And, on paper: a piece of paper,

u can’t take it with u.

WHen u die. 










I mean, all of these thing little things aren’t little.








Are You Experienced?

As a quick introduction, I’d like to say thanks for coming here to spend a few minutes of your time listening to the ramblings of some university students. Hopefully as time goes on, this will be an interactive process where people who come by here will be able to openly engage with both the authors and others who stopped by. About me quickly, I’m an American student studying at the University of St. Andrews. Psychology is my main area of study and I hope to use my education to improve the well-being of the world around me (definitely sounds like something a beauty pageant contestant would say). My goal through this blog as well as with help from other authors and contributors is to increase the interest of people (especially young people) in getting involved in the open discussion of global affairs. As well, I hope to develop a clearer understanding of the nature of the political theater with aspirations of forming my own political views by digesting the world that we live in. Thanks again for your time, and feel free to send feedback to
When it comes to discussing the ins and outs of applied theoretics to modern life and the world in which we live, those that haven’t endured painstaking work in order to become experts in a field are often ostracized from a conversation concerning a specific area of study. “Leave it to the professionals,” or, “Why don’t you focus on something in your area of expertise,” are often thrown around to denote that someone does not contain the necessary qualifications to contribute to a discussion. Sure leading minds in their respective fields deserve due credit based on both their contributions and dedication to the field, yet to suggest that discussion of certain facets of the field are reserved solely for the top members within seems to limit one’s ability to explore and criticize the aspects of an area of study. Although it seems unfair to suggest that any Tom, Dick, or Harry could stand in front of a theater and give a lecture on quantum physics while only knowing how to instruct on the grammar of the English language, one should have the ability to discuss the practical application of such a topic in relation to the world as a whole. Simply because a person is not an economist should not mean that they could not devise a possible economic system based on simplistic principles if such a system were to contain feasible ideas. It could then be supposed that the job of verifying the economic system would then fall into the hands of the economist, but the ability to speculate the possibility of and propose a shift in the way we perceive an issue should belong to the common person.
If I may, I’d like to quote something that my grandfather told me. He said, “College used to be about standing up and screaming and yelling at each other about your beliefs and questioning the world around you.” Despite the obvious hyperbole of students standing up in lecture halls screaming and yelling at one another, I thought he raised a good point about higher education. It seems nowadays that the educational system is molded to conform to a rigid structure in order to groom students for a certain career path. Though this contains several crucial benefits for preparing students to enter the job market in their field of study, it seems like the bigger picture of the world around us is scrapped and put to the side. Along with this, another thing my grandfather said to me was, “Education is not the most important thing about going to university. The education that you get there, you can find on the internet if you take the time and put the effort in to find the information. What is important is going to university, having a good time, and learning what life is really all about.” As you could imagine, this advice is somewhat hard to take to heart because I could not imagine rationalizing to my parents a possible reason for failing out of university would be because my grandfather had told me to not focus as hard on my studies. What I mainly pulled from this advice as I’m sure he was alluding to was to absorb what education I can while I’m here at university while also taking the time to broaden my perspective to the world around me. In the time that I’ve been here at university already, that philosophy has influenced my approach to studies tremendously. I cannot count how many times I’ve discussed the affairs of the world or certain critiques of different aspects of the world with my friends. As well, it’s also fairly cathartic to sit down with a friend and hash out some viewpoints that you have.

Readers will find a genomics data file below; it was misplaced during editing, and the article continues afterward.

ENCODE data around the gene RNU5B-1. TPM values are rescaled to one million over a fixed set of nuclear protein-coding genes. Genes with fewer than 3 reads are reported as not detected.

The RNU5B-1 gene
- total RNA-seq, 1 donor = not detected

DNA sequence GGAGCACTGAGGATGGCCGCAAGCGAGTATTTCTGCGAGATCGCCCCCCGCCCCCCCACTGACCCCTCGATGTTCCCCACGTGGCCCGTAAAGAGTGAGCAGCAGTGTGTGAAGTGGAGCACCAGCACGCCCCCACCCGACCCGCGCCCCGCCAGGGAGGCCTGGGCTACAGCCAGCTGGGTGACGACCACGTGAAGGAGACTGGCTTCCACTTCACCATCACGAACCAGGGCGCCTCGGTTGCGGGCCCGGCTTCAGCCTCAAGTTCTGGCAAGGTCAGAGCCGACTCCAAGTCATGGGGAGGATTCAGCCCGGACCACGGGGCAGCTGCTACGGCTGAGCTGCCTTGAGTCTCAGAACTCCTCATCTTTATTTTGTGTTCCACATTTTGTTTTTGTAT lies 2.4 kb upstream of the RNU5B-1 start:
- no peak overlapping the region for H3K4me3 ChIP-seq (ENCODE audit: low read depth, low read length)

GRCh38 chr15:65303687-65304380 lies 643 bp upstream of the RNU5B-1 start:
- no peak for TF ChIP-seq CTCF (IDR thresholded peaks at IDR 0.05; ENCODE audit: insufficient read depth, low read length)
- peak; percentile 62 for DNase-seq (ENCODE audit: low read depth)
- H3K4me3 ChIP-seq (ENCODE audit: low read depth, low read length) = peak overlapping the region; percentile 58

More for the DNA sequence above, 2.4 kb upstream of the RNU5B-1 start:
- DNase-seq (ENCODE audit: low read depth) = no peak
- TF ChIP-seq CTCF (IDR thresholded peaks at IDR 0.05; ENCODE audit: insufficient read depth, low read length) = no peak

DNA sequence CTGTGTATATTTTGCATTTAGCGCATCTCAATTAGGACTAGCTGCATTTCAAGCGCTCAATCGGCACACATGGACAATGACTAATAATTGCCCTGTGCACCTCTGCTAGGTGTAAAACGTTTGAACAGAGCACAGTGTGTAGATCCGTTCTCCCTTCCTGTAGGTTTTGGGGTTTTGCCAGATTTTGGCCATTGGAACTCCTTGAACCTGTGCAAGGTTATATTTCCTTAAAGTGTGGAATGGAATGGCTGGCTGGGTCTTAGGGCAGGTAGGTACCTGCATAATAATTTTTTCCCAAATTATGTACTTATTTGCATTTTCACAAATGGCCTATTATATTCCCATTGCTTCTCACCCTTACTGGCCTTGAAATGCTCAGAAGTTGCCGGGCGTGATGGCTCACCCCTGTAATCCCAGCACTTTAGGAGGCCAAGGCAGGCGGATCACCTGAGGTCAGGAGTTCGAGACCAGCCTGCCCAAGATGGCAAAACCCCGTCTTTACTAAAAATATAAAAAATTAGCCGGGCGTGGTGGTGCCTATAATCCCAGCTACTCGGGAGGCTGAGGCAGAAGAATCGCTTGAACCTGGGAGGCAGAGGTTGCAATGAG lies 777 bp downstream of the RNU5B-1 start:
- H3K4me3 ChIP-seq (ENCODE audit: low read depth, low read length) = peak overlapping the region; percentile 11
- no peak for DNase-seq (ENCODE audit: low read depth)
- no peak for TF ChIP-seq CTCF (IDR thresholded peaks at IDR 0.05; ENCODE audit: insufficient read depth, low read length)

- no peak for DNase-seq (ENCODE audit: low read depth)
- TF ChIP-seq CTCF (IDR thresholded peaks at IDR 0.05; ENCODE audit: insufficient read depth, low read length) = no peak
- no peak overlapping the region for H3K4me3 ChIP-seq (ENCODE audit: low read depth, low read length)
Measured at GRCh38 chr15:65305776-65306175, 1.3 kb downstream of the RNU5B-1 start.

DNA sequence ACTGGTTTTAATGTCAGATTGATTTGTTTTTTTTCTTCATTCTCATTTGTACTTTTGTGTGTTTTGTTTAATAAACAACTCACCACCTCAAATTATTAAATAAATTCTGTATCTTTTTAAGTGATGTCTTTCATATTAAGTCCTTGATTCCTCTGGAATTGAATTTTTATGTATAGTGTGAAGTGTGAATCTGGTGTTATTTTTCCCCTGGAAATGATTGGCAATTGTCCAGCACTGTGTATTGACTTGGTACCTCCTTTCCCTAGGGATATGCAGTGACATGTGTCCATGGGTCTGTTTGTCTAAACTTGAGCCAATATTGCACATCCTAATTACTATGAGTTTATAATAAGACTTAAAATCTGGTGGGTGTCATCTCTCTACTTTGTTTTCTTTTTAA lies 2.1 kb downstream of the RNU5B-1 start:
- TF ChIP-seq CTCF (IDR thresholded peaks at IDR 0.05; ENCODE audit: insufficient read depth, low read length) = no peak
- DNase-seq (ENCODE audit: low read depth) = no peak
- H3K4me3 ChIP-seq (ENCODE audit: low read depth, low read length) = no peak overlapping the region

This brings me back to the main topic of this post, the ability to openly discuss issues plaguing the world we live in. It might be easy for some university students to stand up on their soapbox and declare that they have simple solutions to problems that have been affecting the world for generations and that if a university student can see the simple solution, why can’t an elected representative see that same solution. An economist would say, ‘who is some random university student to suggest a solution to a problem when they have no knowledge of how the economic system works?’ If one of the benefits of higher education is supposed to be the opportunity for students to question how things in this world work and to try and come up with some rational solution to these problems, is it not fair to allow such students to do such rationalizing? In an effort to allow the most amount of people to participate in the process of societal progression, it seems that one of the most crucial steps should be to incorporate as many people as possible in discussions about important issues that affect us all.